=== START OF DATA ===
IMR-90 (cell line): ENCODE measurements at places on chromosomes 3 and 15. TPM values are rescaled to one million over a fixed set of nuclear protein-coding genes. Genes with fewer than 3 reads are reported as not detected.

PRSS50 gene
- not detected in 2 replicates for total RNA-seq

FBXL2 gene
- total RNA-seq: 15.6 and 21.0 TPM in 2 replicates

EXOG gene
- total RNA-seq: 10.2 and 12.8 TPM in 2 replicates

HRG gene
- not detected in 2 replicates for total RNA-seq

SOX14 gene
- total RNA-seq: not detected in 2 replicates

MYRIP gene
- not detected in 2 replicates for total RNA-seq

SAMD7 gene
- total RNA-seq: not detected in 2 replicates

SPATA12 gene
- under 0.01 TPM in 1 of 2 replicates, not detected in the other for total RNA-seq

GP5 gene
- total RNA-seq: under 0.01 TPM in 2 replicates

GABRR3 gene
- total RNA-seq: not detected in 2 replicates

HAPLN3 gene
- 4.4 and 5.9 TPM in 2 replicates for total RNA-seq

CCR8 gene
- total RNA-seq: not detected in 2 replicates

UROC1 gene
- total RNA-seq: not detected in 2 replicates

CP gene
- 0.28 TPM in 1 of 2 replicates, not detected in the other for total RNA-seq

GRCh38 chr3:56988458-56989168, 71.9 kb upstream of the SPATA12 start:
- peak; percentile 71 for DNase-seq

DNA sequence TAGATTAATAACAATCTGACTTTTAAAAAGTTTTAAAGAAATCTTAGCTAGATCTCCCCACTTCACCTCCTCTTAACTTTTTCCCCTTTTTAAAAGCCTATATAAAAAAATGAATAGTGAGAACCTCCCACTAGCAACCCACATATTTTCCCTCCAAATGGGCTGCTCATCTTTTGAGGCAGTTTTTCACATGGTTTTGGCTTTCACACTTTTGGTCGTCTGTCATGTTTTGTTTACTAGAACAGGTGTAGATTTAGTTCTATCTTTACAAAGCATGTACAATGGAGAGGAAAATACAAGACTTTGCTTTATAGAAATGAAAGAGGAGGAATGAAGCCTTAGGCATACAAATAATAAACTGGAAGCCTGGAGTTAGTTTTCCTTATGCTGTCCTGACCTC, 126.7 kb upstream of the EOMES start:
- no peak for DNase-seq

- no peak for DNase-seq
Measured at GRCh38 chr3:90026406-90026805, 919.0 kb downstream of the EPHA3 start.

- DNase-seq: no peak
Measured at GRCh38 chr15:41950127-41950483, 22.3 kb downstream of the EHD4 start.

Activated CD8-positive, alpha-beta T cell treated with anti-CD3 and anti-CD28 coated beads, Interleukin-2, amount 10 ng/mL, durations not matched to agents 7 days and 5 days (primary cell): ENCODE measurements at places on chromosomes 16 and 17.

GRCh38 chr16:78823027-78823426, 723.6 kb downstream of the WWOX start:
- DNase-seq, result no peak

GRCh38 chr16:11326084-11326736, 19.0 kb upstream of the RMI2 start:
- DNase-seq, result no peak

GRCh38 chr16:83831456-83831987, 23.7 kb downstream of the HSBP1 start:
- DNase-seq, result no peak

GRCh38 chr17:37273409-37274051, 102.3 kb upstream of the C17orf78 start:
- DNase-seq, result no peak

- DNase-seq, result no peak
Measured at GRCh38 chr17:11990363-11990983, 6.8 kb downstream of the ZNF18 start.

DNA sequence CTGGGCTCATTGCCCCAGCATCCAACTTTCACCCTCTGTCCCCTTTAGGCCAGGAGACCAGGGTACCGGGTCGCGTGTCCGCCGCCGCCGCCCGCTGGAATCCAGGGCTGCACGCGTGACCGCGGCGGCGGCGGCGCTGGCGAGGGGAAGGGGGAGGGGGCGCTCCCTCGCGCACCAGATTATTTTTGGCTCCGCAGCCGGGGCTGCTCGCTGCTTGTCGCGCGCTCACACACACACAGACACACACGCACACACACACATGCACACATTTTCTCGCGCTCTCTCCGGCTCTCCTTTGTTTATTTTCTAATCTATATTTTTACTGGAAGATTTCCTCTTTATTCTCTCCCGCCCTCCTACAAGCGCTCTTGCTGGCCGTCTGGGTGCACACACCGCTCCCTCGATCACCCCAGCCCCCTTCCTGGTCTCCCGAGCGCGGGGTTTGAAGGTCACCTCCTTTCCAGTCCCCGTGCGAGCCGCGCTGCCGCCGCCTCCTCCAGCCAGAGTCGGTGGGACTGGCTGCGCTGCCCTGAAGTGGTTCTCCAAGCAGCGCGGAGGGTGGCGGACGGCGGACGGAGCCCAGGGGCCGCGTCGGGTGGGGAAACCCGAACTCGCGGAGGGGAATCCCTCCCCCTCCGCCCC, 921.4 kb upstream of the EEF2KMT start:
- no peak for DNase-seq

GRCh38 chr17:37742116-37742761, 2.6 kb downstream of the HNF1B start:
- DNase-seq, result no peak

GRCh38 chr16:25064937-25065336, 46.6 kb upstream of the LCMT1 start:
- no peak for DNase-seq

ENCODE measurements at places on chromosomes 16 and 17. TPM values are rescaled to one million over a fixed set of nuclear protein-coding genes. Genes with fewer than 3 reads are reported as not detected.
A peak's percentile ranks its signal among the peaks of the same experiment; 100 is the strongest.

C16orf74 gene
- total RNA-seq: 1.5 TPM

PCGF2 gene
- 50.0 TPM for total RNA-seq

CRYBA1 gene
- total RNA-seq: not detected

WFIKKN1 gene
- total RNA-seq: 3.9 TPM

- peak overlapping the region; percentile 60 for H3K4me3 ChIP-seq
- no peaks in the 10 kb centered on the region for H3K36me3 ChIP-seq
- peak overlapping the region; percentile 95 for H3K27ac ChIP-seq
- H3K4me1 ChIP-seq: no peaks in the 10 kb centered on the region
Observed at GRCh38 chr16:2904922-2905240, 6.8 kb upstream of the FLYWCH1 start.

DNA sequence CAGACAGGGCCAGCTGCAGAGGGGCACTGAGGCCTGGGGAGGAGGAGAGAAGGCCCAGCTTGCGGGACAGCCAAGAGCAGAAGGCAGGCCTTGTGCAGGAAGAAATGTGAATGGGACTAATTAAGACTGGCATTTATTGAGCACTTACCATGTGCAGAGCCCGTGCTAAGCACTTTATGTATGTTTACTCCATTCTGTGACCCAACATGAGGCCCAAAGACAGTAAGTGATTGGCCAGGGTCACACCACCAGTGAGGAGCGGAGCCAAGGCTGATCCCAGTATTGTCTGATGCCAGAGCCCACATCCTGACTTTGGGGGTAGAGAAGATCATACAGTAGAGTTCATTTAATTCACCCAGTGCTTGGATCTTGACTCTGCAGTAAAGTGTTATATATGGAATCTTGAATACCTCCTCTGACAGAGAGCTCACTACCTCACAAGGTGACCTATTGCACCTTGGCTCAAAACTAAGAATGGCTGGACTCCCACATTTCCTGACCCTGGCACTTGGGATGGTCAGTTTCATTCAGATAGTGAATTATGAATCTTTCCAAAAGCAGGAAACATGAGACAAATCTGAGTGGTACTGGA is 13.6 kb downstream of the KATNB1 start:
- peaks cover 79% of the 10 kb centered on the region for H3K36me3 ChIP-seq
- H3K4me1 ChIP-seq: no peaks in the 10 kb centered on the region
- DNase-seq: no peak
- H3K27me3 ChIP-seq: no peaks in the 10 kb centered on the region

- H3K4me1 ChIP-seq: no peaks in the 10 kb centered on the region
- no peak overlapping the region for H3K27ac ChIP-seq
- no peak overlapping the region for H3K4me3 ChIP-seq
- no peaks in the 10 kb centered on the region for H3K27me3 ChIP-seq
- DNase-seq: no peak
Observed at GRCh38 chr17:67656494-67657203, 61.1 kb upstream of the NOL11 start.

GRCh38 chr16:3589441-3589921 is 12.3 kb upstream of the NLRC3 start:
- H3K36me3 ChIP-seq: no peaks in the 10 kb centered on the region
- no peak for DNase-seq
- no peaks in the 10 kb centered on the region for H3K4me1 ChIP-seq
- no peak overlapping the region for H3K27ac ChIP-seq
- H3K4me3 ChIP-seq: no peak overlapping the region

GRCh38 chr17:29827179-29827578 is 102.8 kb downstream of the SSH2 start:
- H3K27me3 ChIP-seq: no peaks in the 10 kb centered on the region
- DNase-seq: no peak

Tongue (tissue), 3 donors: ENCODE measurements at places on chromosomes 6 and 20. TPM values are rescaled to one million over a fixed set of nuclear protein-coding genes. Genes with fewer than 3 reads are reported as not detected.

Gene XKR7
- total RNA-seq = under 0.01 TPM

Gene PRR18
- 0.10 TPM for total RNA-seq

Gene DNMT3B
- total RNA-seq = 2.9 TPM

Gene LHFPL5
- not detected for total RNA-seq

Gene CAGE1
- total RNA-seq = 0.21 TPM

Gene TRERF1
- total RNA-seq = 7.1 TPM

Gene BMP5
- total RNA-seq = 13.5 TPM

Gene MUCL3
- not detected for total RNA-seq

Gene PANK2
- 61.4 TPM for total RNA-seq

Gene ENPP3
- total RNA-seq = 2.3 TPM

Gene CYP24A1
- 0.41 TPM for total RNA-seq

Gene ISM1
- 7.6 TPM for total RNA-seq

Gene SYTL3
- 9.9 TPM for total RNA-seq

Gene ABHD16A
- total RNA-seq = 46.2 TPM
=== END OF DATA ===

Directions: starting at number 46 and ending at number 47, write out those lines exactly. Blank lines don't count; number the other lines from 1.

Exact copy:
- DNase-seq, result no peak

- DNase-seq, result no peak